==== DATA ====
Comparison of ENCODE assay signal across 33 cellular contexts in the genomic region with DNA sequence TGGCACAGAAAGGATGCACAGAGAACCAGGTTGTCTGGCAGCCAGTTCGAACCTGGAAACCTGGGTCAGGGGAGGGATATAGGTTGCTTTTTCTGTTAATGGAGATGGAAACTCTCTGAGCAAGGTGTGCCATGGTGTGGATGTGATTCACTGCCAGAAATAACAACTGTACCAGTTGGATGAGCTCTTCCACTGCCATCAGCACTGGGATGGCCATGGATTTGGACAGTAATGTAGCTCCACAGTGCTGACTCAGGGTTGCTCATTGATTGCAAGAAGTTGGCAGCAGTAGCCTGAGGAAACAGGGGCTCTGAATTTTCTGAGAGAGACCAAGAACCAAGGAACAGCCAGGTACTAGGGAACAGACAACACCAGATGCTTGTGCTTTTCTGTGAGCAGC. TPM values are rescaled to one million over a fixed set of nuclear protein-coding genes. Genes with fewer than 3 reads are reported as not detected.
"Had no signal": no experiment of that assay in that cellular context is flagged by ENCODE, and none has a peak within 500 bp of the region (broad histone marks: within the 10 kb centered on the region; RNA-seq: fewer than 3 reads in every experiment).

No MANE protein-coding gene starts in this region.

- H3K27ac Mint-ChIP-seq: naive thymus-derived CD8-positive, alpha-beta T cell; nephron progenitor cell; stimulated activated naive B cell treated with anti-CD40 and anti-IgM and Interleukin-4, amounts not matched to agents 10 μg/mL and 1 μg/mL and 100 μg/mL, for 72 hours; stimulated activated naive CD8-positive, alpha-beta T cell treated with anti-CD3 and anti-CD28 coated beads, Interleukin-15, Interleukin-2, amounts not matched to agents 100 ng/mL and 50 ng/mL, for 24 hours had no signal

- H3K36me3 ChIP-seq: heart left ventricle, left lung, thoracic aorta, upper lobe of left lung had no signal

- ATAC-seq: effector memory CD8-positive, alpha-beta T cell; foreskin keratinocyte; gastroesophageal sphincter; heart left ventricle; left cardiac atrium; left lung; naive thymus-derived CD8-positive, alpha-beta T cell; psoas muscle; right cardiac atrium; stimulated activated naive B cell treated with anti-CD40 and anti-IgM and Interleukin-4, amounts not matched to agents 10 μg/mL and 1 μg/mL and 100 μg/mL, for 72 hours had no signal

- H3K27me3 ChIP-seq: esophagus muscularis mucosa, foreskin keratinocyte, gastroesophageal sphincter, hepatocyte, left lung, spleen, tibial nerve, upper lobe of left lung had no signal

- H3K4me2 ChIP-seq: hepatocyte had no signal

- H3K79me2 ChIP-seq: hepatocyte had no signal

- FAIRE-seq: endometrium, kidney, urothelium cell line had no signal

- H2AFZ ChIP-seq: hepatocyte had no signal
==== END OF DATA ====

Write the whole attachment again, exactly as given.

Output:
Comparison of ENCODE assay signal across 33 cellular contexts in the genomic region with DNA sequence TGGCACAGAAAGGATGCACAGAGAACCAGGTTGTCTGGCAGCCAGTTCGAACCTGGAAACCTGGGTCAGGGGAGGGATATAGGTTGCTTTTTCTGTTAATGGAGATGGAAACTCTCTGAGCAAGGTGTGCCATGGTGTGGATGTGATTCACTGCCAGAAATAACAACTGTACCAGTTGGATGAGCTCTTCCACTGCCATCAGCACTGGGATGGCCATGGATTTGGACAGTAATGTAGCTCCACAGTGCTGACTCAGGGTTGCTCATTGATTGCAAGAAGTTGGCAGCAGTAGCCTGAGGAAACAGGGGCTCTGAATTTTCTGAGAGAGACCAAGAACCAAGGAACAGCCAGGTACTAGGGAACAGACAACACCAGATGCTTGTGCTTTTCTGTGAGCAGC. TPM values are rescaled to one million over a fixed set of nuclear protein-coding genes. Genes with fewer than 3 reads are reported as not detected.
"Had no signal": no experiment of that assay in that cellular context is flagged by ENCODE, and none has a peak within 500 bp of the region (broad histone marks: within the 10 kb centered on the region; RNA-seq: fewer than 3 reads in every experiment).

No MANE protein-coding gene starts in this region.

- H3K27ac Mint-ChIP-seq: naive thymus-derived CD8-positive, alpha-beta T cell; nephron progenitor cell; stimulated activated naive B cell treated with anti-CD40 and anti-IgM and Interleukin-4, amounts not matched to agents 10 μg/mL and 1 μg/mL and 100 μg/mL, for 72 hours; stimulated activated naive CD8-positive, alpha-beta T cell treated with anti-CD3 and anti-CD28 coated beads, Interleukin-15, Interleukin-2, amounts not matched to agents 100 ng/mL and 50 ng/mL, for 24 hours had no signal

- H3K36me3 ChIP-seq: heart left ventricle, left lung, thoracic aorta, upper lobe of left lung had no signal

- ATAC-seq: effector memory CD8-positive, alpha-beta T cell; foreskin keratinocyte; gastroesophageal sphincter; heart left ventricle; left cardiac atrium; left lung; naive thymus-derived CD8-positive, alpha-beta T cell; psoas muscle; right cardiac atrium; stimulated activated naive B cell treated with anti-CD40 and anti-IgM and Interleukin-4, amounts not matched to agents 10 μg/mL and 1 μg/mL and 100 μg/mL, for 72 hours had no signal

- H3K27me3 ChIP-seq: esophagus muscularis mucosa, foreskin keratinocyte, gastroesophageal sphincter, hepatocyte, left lung, spleen, tibial nerve, upper lobe of left lung had no signal

- H3K4me2 ChIP-seq: hepatocyte had no signal

- H3K79me2 ChIP-seq: hepatocyte had no signal

- FAIRE-seq: endometrium, kidney, urothelium cell line had no signal

- H2AFZ ChIP-seq: hepatocyte had no signal